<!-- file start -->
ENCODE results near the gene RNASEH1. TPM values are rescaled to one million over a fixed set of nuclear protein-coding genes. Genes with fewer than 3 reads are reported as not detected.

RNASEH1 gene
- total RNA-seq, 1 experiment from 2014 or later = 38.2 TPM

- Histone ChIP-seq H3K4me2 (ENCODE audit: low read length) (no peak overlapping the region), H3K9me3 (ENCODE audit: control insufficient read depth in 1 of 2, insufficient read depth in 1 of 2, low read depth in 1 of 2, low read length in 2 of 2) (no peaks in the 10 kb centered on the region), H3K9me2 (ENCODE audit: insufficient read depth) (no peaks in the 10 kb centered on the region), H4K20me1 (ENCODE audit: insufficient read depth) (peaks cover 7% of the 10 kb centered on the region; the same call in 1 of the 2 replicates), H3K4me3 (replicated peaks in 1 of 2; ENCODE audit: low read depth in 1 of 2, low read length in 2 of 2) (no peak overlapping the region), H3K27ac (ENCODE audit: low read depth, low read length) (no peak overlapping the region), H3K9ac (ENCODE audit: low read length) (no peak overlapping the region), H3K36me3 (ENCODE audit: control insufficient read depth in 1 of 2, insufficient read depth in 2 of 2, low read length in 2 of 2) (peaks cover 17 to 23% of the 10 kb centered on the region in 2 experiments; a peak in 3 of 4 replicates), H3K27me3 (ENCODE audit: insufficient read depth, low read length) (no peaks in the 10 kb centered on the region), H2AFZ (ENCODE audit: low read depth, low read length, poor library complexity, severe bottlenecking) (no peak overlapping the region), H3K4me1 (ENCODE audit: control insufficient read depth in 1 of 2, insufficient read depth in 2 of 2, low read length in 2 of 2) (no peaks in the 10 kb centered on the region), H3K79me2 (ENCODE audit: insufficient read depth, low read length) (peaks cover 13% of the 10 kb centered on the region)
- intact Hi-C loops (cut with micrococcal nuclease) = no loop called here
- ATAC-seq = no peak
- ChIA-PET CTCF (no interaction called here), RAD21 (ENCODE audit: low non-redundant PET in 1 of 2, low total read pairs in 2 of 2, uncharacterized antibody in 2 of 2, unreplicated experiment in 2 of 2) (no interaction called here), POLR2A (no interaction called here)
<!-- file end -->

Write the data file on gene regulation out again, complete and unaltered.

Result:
ENCODE results near the gene RNASEH1. TPM values are rescaled to one million over a fixed set of nuclear protein-coding genes. Genes with fewer than 3 reads are reported as not detected.

RNASEH1 gene
- total RNA-seq, 1 experiment from 2014 or later = 38.2 TPM

- Histone ChIP-seq H3K4me2 (ENCODE audit: low read length) (no peak overlapping the region), H3K9me3 (ENCODE audit: control insufficient read depth in 1 of 2, insufficient read depth in 1 of 2, low read depth in 1 of 2, low read length in 2 of 2) (no peaks in the 10 kb centered on the region), H3K9me2 (ENCODE audit: insufficient read depth) (no peaks in the 10 kb centered on the region), H4K20me1 (ENCODE audit: insufficient read depth) (peaks cover 7% of the 10 kb centered on the region; the same call in 1 of the 2 replicates), H3K4me3 (replicated peaks in 1 of 2; ENCODE audit: low read depth in 1 of 2, low read length in 2 of 2) (no peak overlapping the region), H3K27ac (ENCODE audit: low read depth, low read length) (no peak overlapping the region), H3K9ac (ENCODE audit: low read length) (no peak overlapping the region), H3K36me3 (ENCODE audit: control insufficient read depth in 1 of 2, insufficient read depth in 2 of 2, low read length in 2 of 2) (peaks cover 17 to 23% of the 10 kb centered on the region in 2 experiments; a peak in 3 of 4 replicates), H3K27me3 (ENCODE audit: insufficient read depth, low read length) (no peaks in the 10 kb centered on the region), H2AFZ (ENCODE audit: low read depth, low read length, poor library complexity, severe bottlenecking) (no peak overlapping the region), H3K4me1 (ENCODE audit: control insufficient read depth in 1 of 2, insufficient read depth in 2 of 2, low read length in 2 of 2) (no peaks in the 10 kb centered on the region), H3K79me2 (ENCODE audit: insufficient read depth, low read length) (peaks cover 13% of the 10 kb centered on the region)
- intact Hi-C loops (cut with micrococcal nuclease) = no loop called here
- ATAC-seq = no peak
- ChIA-PET CTCF (no interaction called here), RAD21 (ENCODE audit: low non-redundant PET in 1 of 2, low total read pairs in 2 of 2, uncharacterized antibody in 2 of 2, unreplicated experiment in 2 of 2) (no interaction called here), POLR2A (no interaction called here)